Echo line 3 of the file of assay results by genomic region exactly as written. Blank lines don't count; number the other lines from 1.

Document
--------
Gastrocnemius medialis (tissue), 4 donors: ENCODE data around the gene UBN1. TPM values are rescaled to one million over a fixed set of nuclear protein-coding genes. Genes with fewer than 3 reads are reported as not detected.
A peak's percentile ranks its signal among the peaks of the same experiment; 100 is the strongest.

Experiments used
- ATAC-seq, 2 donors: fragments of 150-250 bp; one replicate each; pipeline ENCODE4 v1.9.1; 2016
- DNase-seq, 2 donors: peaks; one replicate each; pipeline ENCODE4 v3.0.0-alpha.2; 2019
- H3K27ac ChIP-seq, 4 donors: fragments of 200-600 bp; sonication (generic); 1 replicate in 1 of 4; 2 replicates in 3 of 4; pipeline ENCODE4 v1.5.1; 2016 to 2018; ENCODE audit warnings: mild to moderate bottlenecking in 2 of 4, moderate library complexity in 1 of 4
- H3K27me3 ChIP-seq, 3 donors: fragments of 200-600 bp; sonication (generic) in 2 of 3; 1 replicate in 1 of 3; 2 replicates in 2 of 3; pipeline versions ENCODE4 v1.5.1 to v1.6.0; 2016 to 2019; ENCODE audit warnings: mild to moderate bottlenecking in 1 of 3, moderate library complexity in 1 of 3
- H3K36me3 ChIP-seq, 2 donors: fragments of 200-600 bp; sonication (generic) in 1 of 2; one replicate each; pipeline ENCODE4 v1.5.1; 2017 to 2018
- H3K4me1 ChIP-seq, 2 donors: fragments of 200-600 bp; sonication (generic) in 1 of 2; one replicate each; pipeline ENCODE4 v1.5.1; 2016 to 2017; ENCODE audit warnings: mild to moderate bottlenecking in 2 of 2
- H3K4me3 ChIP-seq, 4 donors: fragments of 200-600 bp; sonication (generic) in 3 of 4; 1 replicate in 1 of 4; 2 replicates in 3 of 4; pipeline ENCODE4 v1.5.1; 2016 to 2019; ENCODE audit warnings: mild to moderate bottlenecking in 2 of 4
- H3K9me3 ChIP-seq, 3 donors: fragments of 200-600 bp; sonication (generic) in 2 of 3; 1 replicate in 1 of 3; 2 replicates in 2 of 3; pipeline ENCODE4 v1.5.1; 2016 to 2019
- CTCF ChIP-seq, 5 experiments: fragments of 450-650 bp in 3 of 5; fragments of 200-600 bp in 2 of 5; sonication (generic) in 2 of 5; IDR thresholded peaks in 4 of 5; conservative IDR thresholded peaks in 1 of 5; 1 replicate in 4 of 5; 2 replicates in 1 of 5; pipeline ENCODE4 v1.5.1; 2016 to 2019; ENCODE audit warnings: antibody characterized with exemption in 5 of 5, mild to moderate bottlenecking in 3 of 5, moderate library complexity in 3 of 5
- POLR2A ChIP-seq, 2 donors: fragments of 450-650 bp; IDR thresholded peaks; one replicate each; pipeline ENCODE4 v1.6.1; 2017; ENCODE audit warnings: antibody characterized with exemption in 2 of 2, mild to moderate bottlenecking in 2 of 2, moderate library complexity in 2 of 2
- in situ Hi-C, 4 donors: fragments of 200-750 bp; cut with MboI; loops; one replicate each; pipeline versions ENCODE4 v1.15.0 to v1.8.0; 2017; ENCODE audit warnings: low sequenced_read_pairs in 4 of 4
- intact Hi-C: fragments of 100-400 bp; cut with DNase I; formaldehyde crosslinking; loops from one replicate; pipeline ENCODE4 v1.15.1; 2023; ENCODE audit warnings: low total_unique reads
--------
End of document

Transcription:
Experiments used